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On August 1, 2012, approximately 1400 eastern daylight time, a Luscombe 8A, N2761K, was substantially damaged when it impacted the ground when control was lost during takeoff from Albert Whitted Airport (SPG), St. Petersburg, Florida. The private pilot/owner was fatally injured, and the flight instructor sustained serious injuries. Visual meteorological conditions prevailed, and no flight plan was filed for the flight, which was originating at the time of the accident. The instructional flight was conducted under the provisions of Title 14 Code of Federal Regulations Part 91.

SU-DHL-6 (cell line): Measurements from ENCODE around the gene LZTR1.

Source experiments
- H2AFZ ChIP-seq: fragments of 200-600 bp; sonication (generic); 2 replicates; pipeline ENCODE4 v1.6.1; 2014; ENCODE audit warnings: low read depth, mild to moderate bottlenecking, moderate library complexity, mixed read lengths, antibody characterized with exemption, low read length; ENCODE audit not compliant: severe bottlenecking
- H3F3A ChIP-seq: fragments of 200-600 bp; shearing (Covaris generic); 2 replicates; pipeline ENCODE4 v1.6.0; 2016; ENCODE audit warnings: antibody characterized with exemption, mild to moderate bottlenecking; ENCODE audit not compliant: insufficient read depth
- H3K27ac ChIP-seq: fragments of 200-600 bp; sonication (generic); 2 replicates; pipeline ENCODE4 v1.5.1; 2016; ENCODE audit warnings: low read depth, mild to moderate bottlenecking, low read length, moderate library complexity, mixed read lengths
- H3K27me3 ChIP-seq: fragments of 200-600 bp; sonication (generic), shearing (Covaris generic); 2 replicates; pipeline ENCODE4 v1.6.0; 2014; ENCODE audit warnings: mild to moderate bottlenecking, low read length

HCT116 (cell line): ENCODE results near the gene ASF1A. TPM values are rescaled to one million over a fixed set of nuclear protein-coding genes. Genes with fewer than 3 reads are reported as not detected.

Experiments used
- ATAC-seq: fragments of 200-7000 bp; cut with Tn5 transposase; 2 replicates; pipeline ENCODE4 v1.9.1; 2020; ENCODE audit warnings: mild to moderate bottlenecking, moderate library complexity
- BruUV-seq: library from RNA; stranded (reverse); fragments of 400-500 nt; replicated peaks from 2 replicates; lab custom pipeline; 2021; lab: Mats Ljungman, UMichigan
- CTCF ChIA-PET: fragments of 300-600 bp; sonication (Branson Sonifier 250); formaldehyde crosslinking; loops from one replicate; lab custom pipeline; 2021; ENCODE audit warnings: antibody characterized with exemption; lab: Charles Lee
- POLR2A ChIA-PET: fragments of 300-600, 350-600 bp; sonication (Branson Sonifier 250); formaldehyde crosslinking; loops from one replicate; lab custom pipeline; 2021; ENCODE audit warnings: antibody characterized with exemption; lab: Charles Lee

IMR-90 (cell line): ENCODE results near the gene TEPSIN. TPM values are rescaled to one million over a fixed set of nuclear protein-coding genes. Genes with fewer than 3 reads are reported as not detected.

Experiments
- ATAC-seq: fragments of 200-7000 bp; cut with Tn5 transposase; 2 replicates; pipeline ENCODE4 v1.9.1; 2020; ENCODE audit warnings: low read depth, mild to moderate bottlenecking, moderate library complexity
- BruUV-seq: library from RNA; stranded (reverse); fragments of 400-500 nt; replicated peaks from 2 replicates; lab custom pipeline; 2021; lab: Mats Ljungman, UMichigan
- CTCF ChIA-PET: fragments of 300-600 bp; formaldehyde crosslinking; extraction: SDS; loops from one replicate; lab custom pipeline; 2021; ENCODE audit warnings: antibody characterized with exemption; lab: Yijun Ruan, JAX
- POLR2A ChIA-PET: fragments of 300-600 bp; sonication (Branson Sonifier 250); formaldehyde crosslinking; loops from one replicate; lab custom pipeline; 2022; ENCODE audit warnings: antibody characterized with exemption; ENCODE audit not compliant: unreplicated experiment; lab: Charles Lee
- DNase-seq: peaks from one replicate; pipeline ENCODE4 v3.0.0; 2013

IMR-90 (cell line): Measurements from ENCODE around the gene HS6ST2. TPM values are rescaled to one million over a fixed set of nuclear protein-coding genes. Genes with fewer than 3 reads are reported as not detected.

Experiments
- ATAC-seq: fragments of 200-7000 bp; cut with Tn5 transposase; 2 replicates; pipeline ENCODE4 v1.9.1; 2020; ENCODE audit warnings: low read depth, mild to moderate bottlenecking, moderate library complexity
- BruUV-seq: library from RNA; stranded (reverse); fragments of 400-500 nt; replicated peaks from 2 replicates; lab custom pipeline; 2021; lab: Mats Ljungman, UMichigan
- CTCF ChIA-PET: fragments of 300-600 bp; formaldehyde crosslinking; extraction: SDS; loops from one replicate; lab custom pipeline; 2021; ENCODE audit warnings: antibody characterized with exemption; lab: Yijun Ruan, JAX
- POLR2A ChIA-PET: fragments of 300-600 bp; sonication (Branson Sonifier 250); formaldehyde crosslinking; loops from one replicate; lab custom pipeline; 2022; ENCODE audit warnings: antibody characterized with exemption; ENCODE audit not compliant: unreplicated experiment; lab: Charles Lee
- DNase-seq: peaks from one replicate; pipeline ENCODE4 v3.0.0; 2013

The flight instructor was interviewed following the accident, and also provided a written statement recounting the events of the accident flight. He stated that a preflight inspection of the airplane revealed no anomalies, and the engine start and pre-takeoff checks were performed with no discrepancies noted. The fuel tank was filled to capacity, containing 14 gallons of fuel. The flight was cleared for takeoff from runway 25 at the intersection with taxiway B, with the owner conducting the takeoff. The flight instructor reported that the carburetor heat control was in the off position for "maximum takeoff power," and that the engine was producing full power during the takeoff roll until it reached an altitude around 100 feet above ground level. Shortly thereafter, the flight instructor noted an audible loss of power that was confirmed by the tachometer, which varied from 1,800 to 2,100 rpm. He stated that the engine seemed to "roll back," and did not sputter or run rough. The airplane began to descend, the pilot/owner applied carburetor heat, and the flight instructor assumed control of the airplane. With insufficient runway remaining on which to land, and the presence of obstacles at the end of the runway straight ahead, the flight instructor attempted to maneuver the airplane towards the ramp to the south of the runway. The airplane subsequently impacted the runway in a nose-down attitude, and came to rest inverted. The flight instructor stated that he attempted to turn the fuel selector valve to the off position prior to egressing the airplane, but could not remember if he had successfully done so. The flight instructor then egressed, and assisted in extricating the pilot/owner from the wreckage.